Saturday, 27 November 2010

Back Up North

I had to travel up to Glasgow again due to work so I arranged another visit Taisedokai. This time I was lucky enough to meet Gerry Kincaid Sensei who taught the class. Keiko consisted of seme and oji waza, concentrating on using suriashi to focus the seme.

The main tips I took from the class:

  • Seme should be moving forward (varying speed). Don't move into distance then stop and wait.
  • Seme is driven with right foot and left hand moving forward.
  • Don't open out the elbows too wide when making a big men attack, it exposes tsuki and do targets.
  • Misdirection - fake a kote then cut men or fake men then cut kote if the aite lifts their hands. I have practised the fake kote for a while but never the other way around, this is something I will try in the future.
Kincaid Sensei was kind enough to explain these points to me in detail after practice.

Friday, 26 November 2010

Cool Quote

I recently read this quote which was posted on Andy Fisher's (British squad member) blog:

‎"Notice everything! Look at what is happening in Keiko, when you have a good opponent, or even if you are stood waiting, look at your Senpai and Sensei, try and figure out what you like about their movements. Do they have a 'Tokui' Waza? you have to notice them, and then in your own Keiko try to imitate. This will lead you towards finding your own way..."
Tanaka Takeshi Sensei (2006 WKC 2nd Place).

Sunday, 21 November 2010

M3's 2010

We entered two teams into this year's Mumeishi 3's which was the biggest yet with over 65 teams competing from all over Europe. I think what make this competition so popular is that three men squads (two dan and one kyu grade) there is fast turn around of matches and it gives a chance to blood beginners.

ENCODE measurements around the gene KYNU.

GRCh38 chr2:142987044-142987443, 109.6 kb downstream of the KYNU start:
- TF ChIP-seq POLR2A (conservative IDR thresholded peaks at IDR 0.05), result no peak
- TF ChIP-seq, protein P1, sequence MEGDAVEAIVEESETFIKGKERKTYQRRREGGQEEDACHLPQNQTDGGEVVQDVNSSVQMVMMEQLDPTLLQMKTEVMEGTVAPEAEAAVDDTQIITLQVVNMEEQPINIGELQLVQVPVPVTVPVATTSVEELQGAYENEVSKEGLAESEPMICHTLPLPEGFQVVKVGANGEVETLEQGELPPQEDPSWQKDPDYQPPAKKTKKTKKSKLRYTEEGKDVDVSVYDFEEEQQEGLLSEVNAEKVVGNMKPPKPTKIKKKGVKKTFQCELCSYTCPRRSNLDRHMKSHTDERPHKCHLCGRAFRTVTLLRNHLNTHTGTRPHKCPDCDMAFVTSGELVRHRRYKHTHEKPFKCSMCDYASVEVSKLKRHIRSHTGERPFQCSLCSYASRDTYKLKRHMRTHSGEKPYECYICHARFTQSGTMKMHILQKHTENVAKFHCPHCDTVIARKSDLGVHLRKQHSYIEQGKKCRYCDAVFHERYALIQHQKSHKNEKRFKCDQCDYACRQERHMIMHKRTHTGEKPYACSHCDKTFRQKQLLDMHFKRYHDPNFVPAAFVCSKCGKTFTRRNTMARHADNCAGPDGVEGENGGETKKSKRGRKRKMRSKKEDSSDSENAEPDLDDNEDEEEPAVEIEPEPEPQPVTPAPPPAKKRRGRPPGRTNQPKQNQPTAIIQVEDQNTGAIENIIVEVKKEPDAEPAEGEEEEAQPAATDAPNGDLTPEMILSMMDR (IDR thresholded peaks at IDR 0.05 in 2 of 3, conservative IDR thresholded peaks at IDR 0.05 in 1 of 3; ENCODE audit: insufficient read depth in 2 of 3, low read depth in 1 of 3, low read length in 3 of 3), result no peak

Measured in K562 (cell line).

I was fighting as number two (chuken ) and our first match was against Mumeishi 'A'. Seyi our kyu grade performed really well and won his match 1-0, I started well in mine with a quick kote... however, I did the same as in the British Open and threw it away by losing a men and kote. Was very annoyed with myself! This left the match all square at 2-2 points. Oli fought into encho and took it with a winning men cut.

Our next match was against Tora 'B'. I know these guys pretty well so knew the quality we were facing. Seyi fought Josh, who graded shodan this year. Seyi didnt give him any room to manoeuvre and drew 0-0.

I fought their kyu grade, I could tell he'd been given instructions to stay close and keep in my face so I couldn't attack from distance. He was doing a good job well until wakare was called and we were parted. This then gave me room and I got him with a small men on the restart. 1-0.

This left Oli to fight Dipak who was their best fighter. Dipack went ahead early but Oli managed to tie the match late on giving us the win.

We were drawn against Portsmouth 'A' in the next round. Again I knew these guys from visiting their dojo in the past. Seyi was paired against a Japanese lady and did his usual straight cuts without letting them settle. Another 0-0.

I was matched against the kyu grade again which upped the pressure as people were expecting me to win. However, things didnt't do to plan as I couldn't get a clean cut. I did notice that he was lingering next to the shaijo line which gave me the opportunity to cut then nudge him out for a hansoku. After the restart he again retreated near the line so I attempted a cut/taiatari to send him out for a second hansoku..... i'm unsure if I hit him with a genuine taiatari or a shoulder barge but I sent him sprawling across the floor. I felt really bad as I don't usually fight dirty (I hope they let me train with them again!). It finished 0-0.